In November of 2009, she performed what she thought was going to be a one-time gig.

"And then people heard about it and said, 'we missed it' so we did it again and then we moved it to the Inland Empire twice," she said.

After that, the play was on a roll.

Paige says she created it to make comments on the everyday things that go on in the Black church, as well as the people's relationship with God, the "fakism" in the church that needs to stop and how people can always be delivered.

"You might see yourself," she said. "and if you see yourself, just look straight ahead, don't say anything to anybody. You might see people you know, that's like that in the church and when you hit those people, that's why everybody is like, 'yeah, that's a member in my church, that's my mother.'"

At heart, Paige is a people watcher. Whether she's in the mall, the airport or a house of worship, Paige is always observing the characters around her.

"I sit in church and I make up their names," she said.

She says she's constantly making up new names and characters to include in her shows.

Sister Sparkles, Deacon Delicious, Rejocekia are only the beginning. With little additional cost to add different characters to "Let's Talk," Paige is always changing the show.

"All I need is a sofa and chairs and we sit and we dialogue," she said.

In scene 4, it isn't unheard of to grab a guest or two from the audience.

The fiction in the play has gotten a little close to reality for many audience members. Although Oprah is actually ending her longtime show this year, Paige is only taking over the time slot in fantasy land.

"This one lady thought it was real, she said, 'Really?! Did you get it?' No, no, this is the play, stay with me here," she said.

Artharee said that when the main character talks about being a redeemed pole dancer, many in the audience thought that Paige herself had once been an exotic dancer.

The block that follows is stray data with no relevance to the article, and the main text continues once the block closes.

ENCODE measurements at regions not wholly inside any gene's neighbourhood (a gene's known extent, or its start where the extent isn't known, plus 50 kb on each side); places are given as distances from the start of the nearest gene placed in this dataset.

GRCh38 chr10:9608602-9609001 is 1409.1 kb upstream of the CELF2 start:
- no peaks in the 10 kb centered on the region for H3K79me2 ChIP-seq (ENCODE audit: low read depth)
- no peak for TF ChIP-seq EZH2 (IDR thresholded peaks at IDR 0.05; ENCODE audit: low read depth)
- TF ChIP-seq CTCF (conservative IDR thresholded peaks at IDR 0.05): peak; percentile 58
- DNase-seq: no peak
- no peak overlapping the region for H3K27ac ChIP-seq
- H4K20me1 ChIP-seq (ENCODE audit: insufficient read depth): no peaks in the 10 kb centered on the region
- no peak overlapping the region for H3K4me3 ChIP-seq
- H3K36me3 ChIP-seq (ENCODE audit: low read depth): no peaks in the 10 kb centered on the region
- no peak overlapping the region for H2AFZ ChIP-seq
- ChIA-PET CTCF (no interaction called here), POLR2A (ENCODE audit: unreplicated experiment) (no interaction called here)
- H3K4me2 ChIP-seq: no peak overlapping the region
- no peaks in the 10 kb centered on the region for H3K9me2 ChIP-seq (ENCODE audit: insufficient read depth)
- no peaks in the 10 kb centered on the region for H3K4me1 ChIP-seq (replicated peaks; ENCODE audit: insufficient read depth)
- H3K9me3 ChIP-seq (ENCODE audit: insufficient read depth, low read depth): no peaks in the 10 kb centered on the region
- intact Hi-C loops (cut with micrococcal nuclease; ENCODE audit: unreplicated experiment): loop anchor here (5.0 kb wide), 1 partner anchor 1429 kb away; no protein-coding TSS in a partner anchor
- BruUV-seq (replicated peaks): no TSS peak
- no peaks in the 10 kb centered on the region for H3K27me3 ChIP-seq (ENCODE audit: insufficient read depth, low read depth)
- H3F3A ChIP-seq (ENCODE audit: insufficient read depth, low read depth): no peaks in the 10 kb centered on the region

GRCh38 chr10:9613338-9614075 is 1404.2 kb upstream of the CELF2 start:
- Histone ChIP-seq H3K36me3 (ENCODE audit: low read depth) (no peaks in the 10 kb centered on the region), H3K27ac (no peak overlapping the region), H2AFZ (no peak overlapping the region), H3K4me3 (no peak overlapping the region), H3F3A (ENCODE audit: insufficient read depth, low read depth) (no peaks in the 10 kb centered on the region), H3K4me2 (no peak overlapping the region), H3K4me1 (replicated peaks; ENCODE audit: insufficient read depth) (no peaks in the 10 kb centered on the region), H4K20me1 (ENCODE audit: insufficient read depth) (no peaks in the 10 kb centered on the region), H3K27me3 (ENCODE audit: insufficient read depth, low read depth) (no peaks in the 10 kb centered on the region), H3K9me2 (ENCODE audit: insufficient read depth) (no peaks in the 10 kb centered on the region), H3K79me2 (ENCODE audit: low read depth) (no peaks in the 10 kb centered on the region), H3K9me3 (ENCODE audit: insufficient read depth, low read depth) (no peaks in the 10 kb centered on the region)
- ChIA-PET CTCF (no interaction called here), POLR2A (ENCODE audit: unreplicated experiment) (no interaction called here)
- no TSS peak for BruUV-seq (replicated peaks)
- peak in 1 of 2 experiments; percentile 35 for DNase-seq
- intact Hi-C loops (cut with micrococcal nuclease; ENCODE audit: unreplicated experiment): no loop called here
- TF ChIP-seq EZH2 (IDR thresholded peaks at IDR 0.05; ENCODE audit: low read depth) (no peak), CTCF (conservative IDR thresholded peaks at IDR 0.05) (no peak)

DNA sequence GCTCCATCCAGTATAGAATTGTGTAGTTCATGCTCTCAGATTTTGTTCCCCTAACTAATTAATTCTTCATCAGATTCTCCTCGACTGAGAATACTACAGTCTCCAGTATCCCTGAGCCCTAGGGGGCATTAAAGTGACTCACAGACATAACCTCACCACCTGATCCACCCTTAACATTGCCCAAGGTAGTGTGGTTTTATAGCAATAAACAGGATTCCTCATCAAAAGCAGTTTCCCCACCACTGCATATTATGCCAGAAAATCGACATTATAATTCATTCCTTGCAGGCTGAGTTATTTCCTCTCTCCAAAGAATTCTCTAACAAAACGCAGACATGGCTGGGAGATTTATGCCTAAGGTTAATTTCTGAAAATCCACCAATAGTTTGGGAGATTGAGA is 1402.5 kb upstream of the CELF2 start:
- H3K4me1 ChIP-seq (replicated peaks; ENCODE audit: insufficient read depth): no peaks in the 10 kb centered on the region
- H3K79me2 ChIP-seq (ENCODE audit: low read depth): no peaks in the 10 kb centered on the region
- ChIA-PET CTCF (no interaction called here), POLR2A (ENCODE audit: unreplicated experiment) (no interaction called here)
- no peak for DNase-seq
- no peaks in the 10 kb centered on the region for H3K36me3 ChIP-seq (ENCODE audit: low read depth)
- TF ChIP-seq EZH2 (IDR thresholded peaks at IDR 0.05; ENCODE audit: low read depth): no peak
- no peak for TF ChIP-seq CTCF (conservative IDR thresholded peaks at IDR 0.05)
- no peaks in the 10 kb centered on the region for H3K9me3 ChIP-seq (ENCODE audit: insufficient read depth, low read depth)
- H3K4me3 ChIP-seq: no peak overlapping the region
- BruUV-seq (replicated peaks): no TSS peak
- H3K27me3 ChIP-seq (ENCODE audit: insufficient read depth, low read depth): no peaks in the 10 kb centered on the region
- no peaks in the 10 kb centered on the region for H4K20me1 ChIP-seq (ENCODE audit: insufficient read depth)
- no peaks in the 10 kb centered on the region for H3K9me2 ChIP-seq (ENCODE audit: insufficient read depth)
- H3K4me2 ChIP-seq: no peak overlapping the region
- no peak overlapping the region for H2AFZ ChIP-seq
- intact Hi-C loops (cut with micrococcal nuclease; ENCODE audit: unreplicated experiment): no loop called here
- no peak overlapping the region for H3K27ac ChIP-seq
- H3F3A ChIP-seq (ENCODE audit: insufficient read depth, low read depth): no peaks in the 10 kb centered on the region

"People were confessing to me that Sunday," she said.

Laughing with God

When Paige went to make her play into a DVD, people in the studios didn't know what to make of the genre. Not only are there very few male gospel comedians, Paige may be the only woman in her line of work.

"I think a lot of things I couldn't say over the pulpit, but I could say over the stage. Now is the time for it … I do say it with finesse and caring. I'm just saying what's real. They agree with me. It's not slander or anything."

Not that some jokes haven't been controversial. On the DVD, she does a joke about the White Church vs. the Black Church.

"Nothing's wrong with either one, we just have different styles," she said. "How they acknowledge their wives, in the White Church, they might say oh there's my wife Suzie over there, stand up Suzie, she waves, she's the mother of my three children. In the Black Church, 'Get up you foxy woman!' They say she's the sugar in my cereal!"

Paige says she makes sure to try and laugh with people, not at them. And she also makes sure her jokes are true, which makes them funnier, she says.

For more information about Paige Productions and her business, Resolutions, a training and development company, visit www.lizpaige.org or www.paigemeproductions.com